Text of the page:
On our way to Yttygran Island this morning the beautifully clear weather meant we could all be on the lookout for whales, with the island situated on a seasonal migration route. Feeding Gray Whales were sighted along the way, with some coming extremely close to the ship. Dirty water could be seen at the surface from them stirring up the bottom when feeding. A large raft of King Eiders was also observed moving across the water.

Onboard specialists Moshe and Elena entertained us with their knowledge on the Beringia land bridge, the region’s flora and brown bears throughout the morning.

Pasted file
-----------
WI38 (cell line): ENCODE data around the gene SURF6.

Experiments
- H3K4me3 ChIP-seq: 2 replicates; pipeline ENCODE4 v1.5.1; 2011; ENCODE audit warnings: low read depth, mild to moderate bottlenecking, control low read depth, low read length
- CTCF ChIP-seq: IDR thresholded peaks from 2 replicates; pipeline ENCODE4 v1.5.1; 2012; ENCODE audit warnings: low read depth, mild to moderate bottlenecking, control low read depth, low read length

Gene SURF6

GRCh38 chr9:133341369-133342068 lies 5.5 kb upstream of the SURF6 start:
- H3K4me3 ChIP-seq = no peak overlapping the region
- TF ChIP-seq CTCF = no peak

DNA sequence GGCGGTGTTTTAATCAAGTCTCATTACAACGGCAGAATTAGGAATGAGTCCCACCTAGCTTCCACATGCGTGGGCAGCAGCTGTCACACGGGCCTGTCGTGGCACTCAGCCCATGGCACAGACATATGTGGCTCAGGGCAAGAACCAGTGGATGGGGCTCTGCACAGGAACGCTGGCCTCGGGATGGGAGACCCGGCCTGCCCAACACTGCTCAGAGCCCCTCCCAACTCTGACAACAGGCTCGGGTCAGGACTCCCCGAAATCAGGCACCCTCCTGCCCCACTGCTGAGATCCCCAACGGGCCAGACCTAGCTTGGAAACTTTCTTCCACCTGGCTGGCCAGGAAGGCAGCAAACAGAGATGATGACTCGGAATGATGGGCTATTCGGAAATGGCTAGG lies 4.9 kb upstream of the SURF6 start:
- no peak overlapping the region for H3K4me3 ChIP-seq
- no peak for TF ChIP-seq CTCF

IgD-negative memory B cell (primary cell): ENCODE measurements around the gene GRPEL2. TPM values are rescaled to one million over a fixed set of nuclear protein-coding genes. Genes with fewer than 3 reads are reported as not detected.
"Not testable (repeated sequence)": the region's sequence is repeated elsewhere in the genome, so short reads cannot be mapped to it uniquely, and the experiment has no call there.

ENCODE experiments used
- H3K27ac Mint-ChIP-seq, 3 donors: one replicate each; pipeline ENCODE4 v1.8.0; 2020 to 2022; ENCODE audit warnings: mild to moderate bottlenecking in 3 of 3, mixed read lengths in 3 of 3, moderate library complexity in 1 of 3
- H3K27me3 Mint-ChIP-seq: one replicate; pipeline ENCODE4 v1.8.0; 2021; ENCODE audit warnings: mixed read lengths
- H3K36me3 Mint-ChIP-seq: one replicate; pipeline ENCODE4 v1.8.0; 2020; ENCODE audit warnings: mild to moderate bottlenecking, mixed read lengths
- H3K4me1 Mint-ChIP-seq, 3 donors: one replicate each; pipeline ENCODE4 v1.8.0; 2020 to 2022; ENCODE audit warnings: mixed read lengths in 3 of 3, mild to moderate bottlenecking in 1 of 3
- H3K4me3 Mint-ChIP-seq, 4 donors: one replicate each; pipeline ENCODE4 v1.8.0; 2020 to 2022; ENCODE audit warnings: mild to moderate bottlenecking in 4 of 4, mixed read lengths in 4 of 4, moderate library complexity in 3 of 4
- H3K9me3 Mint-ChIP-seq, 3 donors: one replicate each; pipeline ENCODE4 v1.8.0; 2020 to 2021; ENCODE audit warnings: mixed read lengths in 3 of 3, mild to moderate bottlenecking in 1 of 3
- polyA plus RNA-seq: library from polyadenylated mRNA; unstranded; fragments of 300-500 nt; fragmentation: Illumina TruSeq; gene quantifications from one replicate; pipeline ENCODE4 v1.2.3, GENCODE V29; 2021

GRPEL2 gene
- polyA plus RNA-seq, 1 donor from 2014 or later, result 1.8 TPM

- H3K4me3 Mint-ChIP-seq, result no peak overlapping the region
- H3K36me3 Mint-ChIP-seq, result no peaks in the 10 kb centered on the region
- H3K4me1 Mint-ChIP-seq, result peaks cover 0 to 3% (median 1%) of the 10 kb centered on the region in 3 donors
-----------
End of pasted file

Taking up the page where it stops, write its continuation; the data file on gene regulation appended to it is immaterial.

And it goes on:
At lunch we anchored near Sekliuk Bay on the northern side of Yttygran Island, which is part of Beringia National Park. Whale Bone Alley was only discovered in 1976 and little information on exactly what occurred there exists. The ancient Inuit site is strewn with the skulls and jawbones of Bowhead Whales, thought to be either a ceremonial area or hunting camp. Local rangers guided us through the ruins of abandoned Yupik village Siqluk, which was left after a large state-relocation project in 1950. The area is on the waiting list as a UNESCO cultural heritage area, however due to environmental impacts and proximity to shore the whale bone remains are being affected by things like ice crushing. This poses the question for those managing the area, whether they interfere and protect the remains, or leave it to the natural process. Colourful flowers and the afternoon sun attracted many different butterflies, with the high alpine Apollo Butterfly reaching sea level in these high latitudes.